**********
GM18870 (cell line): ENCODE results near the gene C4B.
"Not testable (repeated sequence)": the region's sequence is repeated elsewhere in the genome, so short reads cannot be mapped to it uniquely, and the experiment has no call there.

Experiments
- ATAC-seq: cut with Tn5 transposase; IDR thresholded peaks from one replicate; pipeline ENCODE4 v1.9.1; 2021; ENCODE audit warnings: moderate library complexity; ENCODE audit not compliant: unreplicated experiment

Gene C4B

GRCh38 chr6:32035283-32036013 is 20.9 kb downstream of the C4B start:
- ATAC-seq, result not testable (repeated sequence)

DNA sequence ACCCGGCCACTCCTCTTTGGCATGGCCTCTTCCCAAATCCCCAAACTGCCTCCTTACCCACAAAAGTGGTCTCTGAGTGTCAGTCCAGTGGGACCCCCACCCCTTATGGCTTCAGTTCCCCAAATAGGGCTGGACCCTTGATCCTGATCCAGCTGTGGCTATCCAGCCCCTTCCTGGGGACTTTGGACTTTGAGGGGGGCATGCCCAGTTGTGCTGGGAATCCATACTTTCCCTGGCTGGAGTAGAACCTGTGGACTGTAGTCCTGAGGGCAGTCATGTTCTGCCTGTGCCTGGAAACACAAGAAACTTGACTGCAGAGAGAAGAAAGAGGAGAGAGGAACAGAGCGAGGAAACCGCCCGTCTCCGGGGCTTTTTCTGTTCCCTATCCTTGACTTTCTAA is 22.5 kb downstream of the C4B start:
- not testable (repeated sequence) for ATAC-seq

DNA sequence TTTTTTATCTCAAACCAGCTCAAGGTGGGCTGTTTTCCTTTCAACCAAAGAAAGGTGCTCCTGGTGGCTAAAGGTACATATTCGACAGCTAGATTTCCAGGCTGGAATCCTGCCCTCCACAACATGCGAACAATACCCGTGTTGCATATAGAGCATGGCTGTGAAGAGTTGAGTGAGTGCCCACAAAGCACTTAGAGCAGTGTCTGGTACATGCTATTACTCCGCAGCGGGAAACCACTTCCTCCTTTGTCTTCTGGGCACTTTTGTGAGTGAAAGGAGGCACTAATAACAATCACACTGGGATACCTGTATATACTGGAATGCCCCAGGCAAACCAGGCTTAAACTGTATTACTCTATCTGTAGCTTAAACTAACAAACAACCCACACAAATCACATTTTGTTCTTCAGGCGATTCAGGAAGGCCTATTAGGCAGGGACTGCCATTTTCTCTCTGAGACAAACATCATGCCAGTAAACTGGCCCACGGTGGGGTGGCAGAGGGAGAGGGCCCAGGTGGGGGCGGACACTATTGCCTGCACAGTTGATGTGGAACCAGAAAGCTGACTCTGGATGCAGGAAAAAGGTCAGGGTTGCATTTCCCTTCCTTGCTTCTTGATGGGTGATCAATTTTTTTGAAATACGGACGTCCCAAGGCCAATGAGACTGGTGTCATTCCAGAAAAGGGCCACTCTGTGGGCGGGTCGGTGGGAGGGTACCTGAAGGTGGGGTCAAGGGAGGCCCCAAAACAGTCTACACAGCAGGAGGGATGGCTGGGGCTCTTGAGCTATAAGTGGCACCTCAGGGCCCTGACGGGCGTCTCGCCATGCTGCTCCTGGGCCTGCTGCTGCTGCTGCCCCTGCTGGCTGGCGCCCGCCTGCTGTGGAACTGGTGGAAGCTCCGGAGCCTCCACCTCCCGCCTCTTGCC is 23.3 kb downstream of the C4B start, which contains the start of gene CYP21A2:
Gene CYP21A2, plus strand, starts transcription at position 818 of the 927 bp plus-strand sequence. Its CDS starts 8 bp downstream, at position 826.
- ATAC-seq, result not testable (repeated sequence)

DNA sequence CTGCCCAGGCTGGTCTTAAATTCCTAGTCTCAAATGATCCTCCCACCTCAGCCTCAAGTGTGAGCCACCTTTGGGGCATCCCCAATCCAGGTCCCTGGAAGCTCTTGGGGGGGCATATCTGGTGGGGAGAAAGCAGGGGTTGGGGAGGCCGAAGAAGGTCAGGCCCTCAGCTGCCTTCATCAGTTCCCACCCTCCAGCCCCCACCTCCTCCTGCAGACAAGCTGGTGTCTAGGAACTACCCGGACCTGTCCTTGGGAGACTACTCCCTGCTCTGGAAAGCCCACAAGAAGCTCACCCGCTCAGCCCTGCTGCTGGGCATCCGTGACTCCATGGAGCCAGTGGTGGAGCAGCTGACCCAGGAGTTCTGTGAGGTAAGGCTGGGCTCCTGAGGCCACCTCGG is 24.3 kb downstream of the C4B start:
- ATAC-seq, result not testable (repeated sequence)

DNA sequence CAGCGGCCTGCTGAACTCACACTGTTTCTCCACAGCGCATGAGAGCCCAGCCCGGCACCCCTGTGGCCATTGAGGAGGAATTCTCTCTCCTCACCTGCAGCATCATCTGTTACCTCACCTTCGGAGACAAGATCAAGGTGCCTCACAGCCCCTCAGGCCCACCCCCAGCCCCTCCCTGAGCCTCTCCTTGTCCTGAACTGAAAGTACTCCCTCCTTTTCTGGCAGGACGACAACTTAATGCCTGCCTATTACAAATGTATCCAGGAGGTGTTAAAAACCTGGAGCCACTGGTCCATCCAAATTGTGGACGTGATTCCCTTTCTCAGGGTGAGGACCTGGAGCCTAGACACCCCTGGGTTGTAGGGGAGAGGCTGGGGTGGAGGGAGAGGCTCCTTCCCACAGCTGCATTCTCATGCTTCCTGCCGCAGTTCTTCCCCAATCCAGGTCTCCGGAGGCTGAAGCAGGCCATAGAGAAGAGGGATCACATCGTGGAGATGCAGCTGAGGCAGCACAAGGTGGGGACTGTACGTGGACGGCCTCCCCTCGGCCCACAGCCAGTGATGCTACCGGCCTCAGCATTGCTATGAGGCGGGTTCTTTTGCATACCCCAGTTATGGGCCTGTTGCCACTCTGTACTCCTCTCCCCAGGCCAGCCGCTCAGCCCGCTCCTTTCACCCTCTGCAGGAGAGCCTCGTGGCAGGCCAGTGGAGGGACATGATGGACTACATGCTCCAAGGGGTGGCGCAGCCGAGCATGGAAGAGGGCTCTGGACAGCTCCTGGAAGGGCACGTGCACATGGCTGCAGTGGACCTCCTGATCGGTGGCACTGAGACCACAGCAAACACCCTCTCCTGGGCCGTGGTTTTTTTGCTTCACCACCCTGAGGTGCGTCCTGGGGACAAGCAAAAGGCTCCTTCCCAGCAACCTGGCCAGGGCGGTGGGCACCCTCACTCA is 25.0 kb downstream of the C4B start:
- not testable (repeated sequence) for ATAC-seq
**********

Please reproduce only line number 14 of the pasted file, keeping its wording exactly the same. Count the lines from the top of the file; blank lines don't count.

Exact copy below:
- ATAC-seq, result not testable (repeated sequence)